In an ideal world, both parents would have a strong relationship with their child even after a divorce. Both parents would work together as partners to make sure their child continued to have all of their physical and emotional needs met.
In reality, sometimes things go awry. Sometimes parents don’t exercise their access, also known as visitation, rights. Sometimes the parent with primary physical custody of the child, or the custodial parent, begins trying to keep the non-custodial parent away from the child.
It’s very important that you know what your rights are in each situation, and that you exercise them ensure that your child’s needs are met to the best of your ability.
Can a parent deny another parent visitation?
No. The access arrangements enshrined in your divorce decree are there by court order. If one parent denies the other visitation in a way that isn’t backed by that order then you can take them back to court and force them to explain why they aren’t doing as the decree says. The court can sanction them, and may even award primary custody to the parent who was being denied visitation.
This is true even if one parent is behind on their child support. Child support and access are too different issues. The custodial parent can’t keep you from visiting your kids.
The only exception may be if you have supervised visitation and the third party supervisor is not available for some reason. Even then that would be grounds to reschedule the visit, not to get rid of it altogether.
Can a custodial parent force visitation?
No. Access is a right the other parent has, not a responsibility. If the non-custodial parent chooses to waive their rights then there’s generally nothing you can do about it except try to help your child through any emotions they might have about that situation.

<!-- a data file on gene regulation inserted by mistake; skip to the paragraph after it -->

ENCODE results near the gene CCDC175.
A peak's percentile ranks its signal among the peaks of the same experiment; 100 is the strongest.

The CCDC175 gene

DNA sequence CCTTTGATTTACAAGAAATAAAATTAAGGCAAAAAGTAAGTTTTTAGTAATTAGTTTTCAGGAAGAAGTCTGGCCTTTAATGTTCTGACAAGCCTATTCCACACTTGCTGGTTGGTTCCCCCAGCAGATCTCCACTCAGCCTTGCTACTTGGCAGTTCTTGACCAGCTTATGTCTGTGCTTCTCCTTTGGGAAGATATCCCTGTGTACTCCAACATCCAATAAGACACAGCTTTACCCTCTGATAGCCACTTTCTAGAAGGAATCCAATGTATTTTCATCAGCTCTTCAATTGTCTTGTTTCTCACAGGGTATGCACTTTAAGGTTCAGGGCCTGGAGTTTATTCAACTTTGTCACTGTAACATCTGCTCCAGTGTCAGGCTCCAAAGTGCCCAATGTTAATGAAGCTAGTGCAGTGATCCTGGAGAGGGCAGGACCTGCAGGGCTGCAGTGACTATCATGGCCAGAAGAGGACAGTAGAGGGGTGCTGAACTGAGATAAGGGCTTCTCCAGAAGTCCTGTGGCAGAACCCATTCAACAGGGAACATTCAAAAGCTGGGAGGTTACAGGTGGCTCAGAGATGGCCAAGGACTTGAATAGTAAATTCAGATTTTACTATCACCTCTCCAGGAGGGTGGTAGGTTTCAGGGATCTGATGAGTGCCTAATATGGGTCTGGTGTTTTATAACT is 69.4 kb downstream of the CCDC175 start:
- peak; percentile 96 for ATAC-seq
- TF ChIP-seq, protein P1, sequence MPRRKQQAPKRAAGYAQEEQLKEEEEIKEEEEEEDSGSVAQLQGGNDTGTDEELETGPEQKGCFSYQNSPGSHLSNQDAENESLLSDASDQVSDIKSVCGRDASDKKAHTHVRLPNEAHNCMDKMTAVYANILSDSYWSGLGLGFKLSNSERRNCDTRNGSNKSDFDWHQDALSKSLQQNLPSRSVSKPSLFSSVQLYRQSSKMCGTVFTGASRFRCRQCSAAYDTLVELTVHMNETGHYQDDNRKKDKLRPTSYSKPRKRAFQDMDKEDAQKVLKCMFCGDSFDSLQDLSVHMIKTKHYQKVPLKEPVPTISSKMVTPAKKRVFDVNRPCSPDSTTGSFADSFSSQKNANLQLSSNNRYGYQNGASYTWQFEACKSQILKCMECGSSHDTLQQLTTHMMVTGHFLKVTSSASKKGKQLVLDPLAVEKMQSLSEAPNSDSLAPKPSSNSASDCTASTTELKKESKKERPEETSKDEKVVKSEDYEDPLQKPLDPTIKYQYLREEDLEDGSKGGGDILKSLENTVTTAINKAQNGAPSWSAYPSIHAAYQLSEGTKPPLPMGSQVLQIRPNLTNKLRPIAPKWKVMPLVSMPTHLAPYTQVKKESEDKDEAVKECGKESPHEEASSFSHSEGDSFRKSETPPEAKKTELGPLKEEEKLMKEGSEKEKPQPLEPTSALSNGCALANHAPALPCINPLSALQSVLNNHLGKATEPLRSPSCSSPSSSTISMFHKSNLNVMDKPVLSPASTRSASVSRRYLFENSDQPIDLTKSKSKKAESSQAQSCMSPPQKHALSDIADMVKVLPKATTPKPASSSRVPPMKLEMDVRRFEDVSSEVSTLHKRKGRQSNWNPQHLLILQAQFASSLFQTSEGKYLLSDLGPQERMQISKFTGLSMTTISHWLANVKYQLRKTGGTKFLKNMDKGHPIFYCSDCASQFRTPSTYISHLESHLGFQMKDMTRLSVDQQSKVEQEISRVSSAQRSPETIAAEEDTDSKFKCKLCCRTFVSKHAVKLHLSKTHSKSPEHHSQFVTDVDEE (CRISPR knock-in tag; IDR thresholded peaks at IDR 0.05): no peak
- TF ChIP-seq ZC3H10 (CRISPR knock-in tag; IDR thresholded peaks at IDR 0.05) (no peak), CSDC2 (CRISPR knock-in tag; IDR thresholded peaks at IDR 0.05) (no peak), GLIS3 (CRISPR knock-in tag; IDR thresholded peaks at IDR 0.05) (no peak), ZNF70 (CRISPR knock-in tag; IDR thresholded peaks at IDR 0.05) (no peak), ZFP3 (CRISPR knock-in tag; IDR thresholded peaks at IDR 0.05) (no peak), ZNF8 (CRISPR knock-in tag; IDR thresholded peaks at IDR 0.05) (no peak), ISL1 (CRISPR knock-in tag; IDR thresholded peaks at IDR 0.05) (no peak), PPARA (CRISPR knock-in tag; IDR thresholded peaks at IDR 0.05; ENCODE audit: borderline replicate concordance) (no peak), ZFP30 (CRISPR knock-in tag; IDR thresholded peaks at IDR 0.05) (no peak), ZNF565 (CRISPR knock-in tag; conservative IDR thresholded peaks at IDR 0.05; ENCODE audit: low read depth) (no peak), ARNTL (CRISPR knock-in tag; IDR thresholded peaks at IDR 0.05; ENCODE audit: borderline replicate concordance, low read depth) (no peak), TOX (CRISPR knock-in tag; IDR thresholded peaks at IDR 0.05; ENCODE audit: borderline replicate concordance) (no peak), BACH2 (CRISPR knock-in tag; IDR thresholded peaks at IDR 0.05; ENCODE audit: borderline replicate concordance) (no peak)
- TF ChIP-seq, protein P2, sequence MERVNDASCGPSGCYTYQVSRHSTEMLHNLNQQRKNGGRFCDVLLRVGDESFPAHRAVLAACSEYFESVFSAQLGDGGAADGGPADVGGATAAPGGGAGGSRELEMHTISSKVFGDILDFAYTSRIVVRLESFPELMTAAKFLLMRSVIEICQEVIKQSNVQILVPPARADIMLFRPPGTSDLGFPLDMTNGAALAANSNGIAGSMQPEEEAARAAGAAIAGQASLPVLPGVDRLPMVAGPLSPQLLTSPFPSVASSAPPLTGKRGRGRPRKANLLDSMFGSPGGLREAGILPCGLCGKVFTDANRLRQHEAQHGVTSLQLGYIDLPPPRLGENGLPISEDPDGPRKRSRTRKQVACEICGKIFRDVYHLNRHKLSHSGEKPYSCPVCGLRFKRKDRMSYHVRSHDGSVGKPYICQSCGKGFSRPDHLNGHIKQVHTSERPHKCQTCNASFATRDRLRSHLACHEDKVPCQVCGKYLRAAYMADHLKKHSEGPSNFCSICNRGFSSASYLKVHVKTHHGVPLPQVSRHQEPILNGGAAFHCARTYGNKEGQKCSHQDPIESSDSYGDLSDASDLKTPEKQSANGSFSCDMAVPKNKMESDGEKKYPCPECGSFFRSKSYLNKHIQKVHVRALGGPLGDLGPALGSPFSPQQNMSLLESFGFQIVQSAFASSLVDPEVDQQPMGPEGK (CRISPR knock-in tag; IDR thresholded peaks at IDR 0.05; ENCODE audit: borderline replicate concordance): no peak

The sad truth is that some spouses lose interest in visiting with their children after the divorce. They get distracted by new love interests, get discouraged, or have other issues. It’s a common situation, and a hard one.
What are typical visitation rights?
The most typical access rights are 50/50 shared access between both parents, or an arrangement as close to 50/50 as the courts can reasonably make happen. The exception would be if 50/50 parenting time were not in the best interests of the child, or if there is some kind of danger to the child. Parents with drug or alcohol problems, or with a history of domestic violence, might at times be awarded a much smaller percentage of visitation, and their visits would generally be supervised.
A court might go to 60/40 when the parents live a sufficient distance from one another to make a more equitable arrangement impossible.
In all cases, the best interest of the child is the standard the court is evaluating when trying to make decisions about access rights.
Why Merchant Law?
When you trust Merchant Law with your family law issues, you’re partnering with a team of lawyers who have decades of experience in family law. Some of our partners have even been published in prestigious family law journals. We know exactly what it takes to help you navigate a tough situation, and will protect your relationship with your kids.
To get started, call (604) 535-7777 to schedule a free, no-obligation consultation, or visit our office at 63337 198 St #101, Langley City, BC.